Best American - Menu suggestions for serving non-american guests.
Basically, I, an American, will be preparing a meal for roughly a dozen foreigners - several people from Spain, Germany, France, South Korea, and a few other countries, and I want to give a sense of what American food really is... not just the burgers, fries, and twinkies that everyone thinks of.
So what I'm hoping to get is kind of a rundown of the best dishes America has to offer, and feel free to mix and match - it doesn't all need to be Cajun, or soul food, or southwestern tex-mex. Ideally, there will be a main dish, a few side dishes/appetizers/salads, and a dessert. Many of the Europeans have a very low tolerance for even the mildest of spiciness (put a few handfuls of black pepper in a dish and many of them are bright red, sweaty, and guzzling water) so nothing too hot.
What i was thinking for a main dish is either chicken pot pie or a form of New England Boiled Dinner that I make with apples, cider, pork, and various root vegetables. For sides, maybe succotash. As for dessert, everyone already knows apple pie, but a few days ago the Koreans were really enthusiastic about a blueberry cobbler they had, and one of my goals is to introduce new dishes that these people haven't encountered too much of before.
But I turn to you, chowhounds. What else would work? What do you love? Non-Americans, what's your favorite American food?
Hopefully, let's not turn this into a debate about what is and isn't american food, so for the purposes of this thread, focus on things that aren't typically served in continental Europe or Asia. Thanks everyone!
There are so many great ideas here! It's hard to think of anything that hasn't yet been said. Maybe something with wild rice?
For an appetizer, you could serve warm spinach-and-artichoke dip and/or quesadillas. (I like these- Roasted Asparagus and Red Onion Quesadillas http://www.recipezaar.com/Roasted-Asparagus-and-Red-Onion-Quesadillas-353275).
For dessert, what about a New York Style Cheesecake, NY bakery black & white cookies, and/or some brownies, or a rhubarb crumb cake. I love this recipe:
Also, there are so many great American cheeses now. I think a cheese plate with local. artisinal US cheeses would be nice.
What about beverages? Are you serving alcohol? Sweet iced tea is a nice summer drink as is lemonade.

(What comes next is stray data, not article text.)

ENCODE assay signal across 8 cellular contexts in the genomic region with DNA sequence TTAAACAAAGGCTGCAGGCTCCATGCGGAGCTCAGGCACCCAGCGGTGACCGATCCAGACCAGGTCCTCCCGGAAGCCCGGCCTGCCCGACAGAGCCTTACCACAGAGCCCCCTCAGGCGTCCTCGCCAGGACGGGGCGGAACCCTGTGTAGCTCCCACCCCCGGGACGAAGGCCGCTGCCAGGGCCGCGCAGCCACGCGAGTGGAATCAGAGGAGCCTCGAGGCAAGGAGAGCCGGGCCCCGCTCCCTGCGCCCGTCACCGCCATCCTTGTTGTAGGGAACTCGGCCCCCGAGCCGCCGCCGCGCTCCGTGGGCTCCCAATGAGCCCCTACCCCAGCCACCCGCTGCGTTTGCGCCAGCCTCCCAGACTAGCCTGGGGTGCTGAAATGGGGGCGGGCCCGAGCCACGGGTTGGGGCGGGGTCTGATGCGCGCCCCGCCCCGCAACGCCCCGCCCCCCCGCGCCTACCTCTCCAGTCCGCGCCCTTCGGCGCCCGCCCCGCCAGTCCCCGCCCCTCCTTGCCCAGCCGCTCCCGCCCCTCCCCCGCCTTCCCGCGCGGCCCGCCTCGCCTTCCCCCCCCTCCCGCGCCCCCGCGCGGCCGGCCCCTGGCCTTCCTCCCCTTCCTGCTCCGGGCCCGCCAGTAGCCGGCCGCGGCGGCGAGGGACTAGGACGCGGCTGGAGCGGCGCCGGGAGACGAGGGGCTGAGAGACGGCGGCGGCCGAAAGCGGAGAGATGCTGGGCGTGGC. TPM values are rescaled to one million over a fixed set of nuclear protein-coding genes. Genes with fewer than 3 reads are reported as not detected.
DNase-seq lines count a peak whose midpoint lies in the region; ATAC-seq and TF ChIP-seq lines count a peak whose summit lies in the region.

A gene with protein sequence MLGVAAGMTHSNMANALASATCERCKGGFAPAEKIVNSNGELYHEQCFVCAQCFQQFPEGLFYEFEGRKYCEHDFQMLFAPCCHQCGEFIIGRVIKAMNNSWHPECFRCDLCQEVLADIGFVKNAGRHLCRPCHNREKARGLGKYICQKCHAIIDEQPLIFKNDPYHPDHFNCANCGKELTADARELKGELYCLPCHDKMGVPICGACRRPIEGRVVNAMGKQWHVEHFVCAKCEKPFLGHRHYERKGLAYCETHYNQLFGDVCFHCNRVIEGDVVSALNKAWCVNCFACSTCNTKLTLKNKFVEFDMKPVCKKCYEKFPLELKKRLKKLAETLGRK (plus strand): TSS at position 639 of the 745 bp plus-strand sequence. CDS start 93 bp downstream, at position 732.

My mother, a sophisticated California woman, recently agonized for days over a menu for Briitish dinner guests. She eventually decided a to call her meal "Nebraska farm cooking from my childhood": Fried chicken, mashed potatoes and gravy, fresh vegetable of some sort, Waldorf salad, biscuits, and apple pie. It was a huge success!!
I'm going to be a bit of a contrarian, but I don't think you should do a Thanksgiving meal in the summer. Instead, why not find recipes that feature in season U.S. ingredients that can be incorporated into traditional American meals. If you go the Southern route, do make biscuits!
Let us know what you decide to do.
Yes, I was thinking that too, keep it seasonal. I would go more the classic American cookout route as some other have suggested above -- salsailsa's menu looks great. Wasn't there a lot of enthusiasm on this board a year or so back about an Elvis cake that involved peanut butter? What could be more American???
MMRuth, I so have to disagree! The most successful and beloved party I ever held (it started to become an annual) was the Thanksgiving in June party! The 1st year I cooked the bird in the oven, but after that I cooked it outdoors in the Weber! The sweet potatoes cook so nicely along with it, you can make plain roasted and the.candied. Use fresh "seasonal" green beans in the casserole, Many of the sides can be seasonal as well. Think " outside the box!" it's a very American thing to do.
And my second most popular party, was the 4th of July in January. yep you guessed it, beach attire, flip flops, hot dogs, hammies and coleslaw. :-)
Thanks! These really are fun parties, the T-day in June is just after school is out (a sorta thanks-giving). my friends liked that they could have a Non-formal family turkey feast, indulge in feast foods and frankly, after the 1st one, people wanted to bring dishes to share. I did as much of the party as I could outside, even more fun.
The July in January I did the 3rd week in Jan, which when I started doing them, I was in new England, where that is a pretty Bleak time. Bottle rockets et al!
I agree with you (your party rules post rocks!) parties are about wanting our guest to enjoy!!! Tho ' I did do a 'Pass the Poupon" party once were we all tried to be as formal as possible! The last "hold out" made it to dessert, and won the prize of a *ahem* gas pillow....yeah everyone had to try it out!
My 2 cents:
smoked salmon or even better candied salmon
mini crab cakes
spinach dip in the pumpernickle
veggies and dip- not that many other cultures do this
salad- cobb or caesar
pulled pork- sandwiches
corn on the cob
chocolate chip cookies
Based on my trips to the States, I'd suggest you might want to think of "southern food", as often containing products or dishes that we don't see in Europe. Peanut soup....Hush puppies.....cobblers.....etc.
Traitional "northern" dishes will be much more familiar in style to the Europeans.
We have, at various times, hosted foreigners for dinner. One time, we had a bunch of Egyptians who wanted to have "hot turkey" since turkey is only sold in Egypt as a cold cut. We did Thanksgiving Dinner with all the fixings, and it was a huge hit. Another time, we did a very southern dinner with peanut soup, fried chicken, corn bread, squash casserole and greens with pot likker. It was also a big success. Desserts were variously pecan and pumpkin pie, and carrot cake.